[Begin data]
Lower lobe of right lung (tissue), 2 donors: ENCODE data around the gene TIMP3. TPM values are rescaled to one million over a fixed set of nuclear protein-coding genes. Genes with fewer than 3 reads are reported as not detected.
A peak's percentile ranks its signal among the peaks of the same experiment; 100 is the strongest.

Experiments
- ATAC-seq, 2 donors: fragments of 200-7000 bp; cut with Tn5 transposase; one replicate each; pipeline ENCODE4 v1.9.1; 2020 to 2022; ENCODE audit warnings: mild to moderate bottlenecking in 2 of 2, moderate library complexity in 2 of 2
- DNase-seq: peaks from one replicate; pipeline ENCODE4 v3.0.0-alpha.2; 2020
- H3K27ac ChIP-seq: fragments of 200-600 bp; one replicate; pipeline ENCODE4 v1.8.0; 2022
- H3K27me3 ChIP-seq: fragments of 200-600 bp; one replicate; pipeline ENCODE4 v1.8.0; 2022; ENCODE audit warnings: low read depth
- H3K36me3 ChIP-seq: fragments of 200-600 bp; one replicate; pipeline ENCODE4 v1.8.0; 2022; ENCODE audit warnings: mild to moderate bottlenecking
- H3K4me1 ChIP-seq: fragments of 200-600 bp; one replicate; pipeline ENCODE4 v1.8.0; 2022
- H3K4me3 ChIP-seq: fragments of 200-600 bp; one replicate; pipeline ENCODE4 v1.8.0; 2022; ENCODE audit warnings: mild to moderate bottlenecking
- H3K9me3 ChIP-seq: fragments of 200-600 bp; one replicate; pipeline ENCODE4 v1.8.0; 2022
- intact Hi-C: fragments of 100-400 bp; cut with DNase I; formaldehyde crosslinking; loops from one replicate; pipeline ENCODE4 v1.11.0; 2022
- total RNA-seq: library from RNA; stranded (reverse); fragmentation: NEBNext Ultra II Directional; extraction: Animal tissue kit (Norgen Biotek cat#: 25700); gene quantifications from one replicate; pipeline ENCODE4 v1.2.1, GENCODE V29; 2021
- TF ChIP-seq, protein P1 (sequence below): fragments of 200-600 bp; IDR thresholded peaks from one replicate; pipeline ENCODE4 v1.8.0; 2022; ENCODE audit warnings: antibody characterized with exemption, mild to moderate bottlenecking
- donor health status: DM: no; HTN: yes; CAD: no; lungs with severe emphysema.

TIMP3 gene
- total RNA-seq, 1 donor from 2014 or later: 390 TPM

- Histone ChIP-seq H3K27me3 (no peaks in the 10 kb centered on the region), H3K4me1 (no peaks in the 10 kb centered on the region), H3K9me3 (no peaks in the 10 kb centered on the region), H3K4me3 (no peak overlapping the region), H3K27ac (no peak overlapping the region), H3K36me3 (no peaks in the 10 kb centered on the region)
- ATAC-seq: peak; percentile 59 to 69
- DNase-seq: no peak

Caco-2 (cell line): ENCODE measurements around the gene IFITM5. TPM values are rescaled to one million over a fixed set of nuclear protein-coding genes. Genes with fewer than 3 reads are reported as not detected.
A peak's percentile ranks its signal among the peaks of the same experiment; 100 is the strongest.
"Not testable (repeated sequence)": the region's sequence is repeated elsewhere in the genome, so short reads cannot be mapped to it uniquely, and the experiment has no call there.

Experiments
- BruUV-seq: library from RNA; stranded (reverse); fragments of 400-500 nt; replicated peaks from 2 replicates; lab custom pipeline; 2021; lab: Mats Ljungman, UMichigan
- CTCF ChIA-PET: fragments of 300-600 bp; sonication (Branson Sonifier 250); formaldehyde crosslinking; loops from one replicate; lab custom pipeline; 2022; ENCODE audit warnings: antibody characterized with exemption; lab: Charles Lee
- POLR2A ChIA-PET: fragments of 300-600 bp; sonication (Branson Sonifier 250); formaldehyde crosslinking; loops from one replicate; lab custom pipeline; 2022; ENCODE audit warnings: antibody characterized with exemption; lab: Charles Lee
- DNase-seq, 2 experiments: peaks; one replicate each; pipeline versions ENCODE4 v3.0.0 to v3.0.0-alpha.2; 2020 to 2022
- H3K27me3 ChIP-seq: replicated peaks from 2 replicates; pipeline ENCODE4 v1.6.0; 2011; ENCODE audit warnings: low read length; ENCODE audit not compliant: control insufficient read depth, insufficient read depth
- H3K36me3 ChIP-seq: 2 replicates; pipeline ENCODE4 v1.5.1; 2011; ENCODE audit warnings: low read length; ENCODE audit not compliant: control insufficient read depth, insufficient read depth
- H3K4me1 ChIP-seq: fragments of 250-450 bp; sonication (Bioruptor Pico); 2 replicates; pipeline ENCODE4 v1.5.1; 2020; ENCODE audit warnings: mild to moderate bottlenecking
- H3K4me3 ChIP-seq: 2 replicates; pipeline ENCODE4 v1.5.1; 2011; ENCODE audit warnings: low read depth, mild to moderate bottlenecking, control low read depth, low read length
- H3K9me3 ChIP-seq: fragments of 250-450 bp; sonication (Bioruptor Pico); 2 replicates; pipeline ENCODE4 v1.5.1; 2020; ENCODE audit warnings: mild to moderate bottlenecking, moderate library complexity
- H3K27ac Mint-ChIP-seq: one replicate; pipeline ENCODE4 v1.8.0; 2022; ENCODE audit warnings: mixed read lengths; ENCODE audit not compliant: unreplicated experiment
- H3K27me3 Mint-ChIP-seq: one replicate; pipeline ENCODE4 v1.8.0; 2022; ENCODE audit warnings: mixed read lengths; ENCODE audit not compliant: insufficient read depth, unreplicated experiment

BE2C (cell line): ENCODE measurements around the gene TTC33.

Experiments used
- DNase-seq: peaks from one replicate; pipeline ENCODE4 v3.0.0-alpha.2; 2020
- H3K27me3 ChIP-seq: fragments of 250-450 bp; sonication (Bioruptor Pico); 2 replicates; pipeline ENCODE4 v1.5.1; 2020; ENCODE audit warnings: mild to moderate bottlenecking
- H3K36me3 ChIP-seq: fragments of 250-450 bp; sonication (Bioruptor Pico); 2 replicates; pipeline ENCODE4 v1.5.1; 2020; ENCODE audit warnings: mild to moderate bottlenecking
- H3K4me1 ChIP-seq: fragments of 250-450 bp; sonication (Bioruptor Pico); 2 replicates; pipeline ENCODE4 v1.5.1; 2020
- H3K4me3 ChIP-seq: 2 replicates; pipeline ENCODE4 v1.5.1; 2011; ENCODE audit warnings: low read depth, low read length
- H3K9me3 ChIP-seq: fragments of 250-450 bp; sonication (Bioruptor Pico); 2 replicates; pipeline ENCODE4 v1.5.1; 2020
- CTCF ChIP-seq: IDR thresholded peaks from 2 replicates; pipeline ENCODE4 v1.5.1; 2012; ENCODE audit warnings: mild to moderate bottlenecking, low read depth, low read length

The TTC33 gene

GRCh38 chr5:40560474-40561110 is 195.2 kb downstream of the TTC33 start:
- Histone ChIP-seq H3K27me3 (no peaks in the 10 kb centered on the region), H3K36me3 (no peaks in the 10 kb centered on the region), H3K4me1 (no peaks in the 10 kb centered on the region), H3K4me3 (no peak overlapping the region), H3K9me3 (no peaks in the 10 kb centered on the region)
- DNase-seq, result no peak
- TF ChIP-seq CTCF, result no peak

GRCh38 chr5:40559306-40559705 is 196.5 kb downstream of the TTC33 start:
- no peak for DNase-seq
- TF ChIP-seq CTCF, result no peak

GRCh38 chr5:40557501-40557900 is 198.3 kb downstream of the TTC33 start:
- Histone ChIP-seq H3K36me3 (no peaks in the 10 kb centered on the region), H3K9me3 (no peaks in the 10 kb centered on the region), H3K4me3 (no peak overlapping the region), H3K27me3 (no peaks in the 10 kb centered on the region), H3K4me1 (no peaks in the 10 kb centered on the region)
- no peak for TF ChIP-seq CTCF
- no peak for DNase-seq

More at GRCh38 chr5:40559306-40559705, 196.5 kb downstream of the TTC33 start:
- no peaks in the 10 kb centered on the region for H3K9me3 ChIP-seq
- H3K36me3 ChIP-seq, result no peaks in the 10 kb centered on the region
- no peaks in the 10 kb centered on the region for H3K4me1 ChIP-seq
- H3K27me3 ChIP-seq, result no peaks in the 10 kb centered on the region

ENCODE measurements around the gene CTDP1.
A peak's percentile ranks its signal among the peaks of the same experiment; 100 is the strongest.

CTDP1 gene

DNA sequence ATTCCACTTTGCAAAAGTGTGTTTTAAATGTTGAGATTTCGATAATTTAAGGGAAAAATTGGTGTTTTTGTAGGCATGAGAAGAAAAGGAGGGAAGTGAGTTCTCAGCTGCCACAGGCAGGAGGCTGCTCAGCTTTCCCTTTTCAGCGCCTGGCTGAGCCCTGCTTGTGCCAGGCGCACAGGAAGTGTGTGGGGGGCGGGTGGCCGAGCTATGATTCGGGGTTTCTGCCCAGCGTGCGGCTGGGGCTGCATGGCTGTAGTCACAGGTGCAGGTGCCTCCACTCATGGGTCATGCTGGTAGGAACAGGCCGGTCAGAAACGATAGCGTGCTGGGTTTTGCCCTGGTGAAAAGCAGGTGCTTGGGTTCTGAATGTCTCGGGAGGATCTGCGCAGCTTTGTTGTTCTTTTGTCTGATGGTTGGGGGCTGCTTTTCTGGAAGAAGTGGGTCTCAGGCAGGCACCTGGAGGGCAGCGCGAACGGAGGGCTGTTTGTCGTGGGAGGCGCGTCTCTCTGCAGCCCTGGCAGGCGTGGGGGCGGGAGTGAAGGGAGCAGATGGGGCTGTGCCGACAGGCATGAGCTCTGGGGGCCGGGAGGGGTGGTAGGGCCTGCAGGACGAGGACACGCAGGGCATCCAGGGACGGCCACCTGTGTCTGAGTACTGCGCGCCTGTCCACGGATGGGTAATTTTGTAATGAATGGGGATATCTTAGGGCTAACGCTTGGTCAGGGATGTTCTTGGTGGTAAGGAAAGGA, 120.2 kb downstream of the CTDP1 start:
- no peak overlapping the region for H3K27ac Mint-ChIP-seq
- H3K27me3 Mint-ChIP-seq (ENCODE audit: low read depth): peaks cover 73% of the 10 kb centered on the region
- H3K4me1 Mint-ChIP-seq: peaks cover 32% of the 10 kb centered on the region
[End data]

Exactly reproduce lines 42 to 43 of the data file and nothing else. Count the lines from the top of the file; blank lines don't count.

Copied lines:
- H3K4me3 ChIP-seq: 2 replicates; pipeline ENCODE4 v1.5.1; 2011; ENCODE audit warnings: low read depth, low read length
- H3K9me3 ChIP-seq: fragments of 250-450 bp; sonication (Bioruptor Pico); 2 replicates; pipeline ENCODE4 v1.5.1; 2020